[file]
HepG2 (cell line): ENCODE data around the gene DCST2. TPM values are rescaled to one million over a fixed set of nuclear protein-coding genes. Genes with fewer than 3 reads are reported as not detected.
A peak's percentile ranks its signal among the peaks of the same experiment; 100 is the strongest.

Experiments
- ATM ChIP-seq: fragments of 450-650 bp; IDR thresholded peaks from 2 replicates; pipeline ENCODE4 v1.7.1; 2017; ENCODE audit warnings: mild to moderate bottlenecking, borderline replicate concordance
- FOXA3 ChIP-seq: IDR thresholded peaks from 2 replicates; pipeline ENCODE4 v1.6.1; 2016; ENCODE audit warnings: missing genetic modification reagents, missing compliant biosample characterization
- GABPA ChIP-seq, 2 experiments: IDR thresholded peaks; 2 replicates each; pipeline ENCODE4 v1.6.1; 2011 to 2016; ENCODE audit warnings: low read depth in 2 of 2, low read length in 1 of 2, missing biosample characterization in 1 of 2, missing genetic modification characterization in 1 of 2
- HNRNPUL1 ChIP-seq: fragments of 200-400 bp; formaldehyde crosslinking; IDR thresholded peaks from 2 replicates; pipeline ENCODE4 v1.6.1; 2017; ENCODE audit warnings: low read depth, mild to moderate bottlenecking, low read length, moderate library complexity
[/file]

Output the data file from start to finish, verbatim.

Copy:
HepG2 (cell line): ENCODE data around the gene DCST2. TPM values are rescaled to one million over a fixed set of nuclear protein-coding genes. Genes with fewer than 3 reads are reported as not detected.
A peak's percentile ranks its signal among the peaks of the same experiment; 100 is the strongest.

Experiments
- ATM ChIP-seq: fragments of 450-650 bp; IDR thresholded peaks from 2 replicates; pipeline ENCODE4 v1.7.1; 2017; ENCODE audit warnings: mild to moderate bottlenecking, borderline replicate concordance
- FOXA3 ChIP-seq: IDR thresholded peaks from 2 replicates; pipeline ENCODE4 v1.6.1; 2016; ENCODE audit warnings: missing genetic modification reagents, missing compliant biosample characterization
- GABPA ChIP-seq, 2 experiments: IDR thresholded peaks; 2 replicates each; pipeline ENCODE4 v1.6.1; 2011 to 2016; ENCODE audit warnings: low read depth in 2 of 2, low read length in 1 of 2, missing biosample characterization in 1 of 2, missing genetic modification characterization in 1 of 2
- HNRNPUL1 ChIP-seq: fragments of 200-400 bp; formaldehyde crosslinking; IDR thresholded peaks from 2 replicates; pipeline ENCODE4 v1.6.1; 2017; ENCODE audit warnings: low read depth, mild to moderate bottlenecking, low read length, moderate library complexity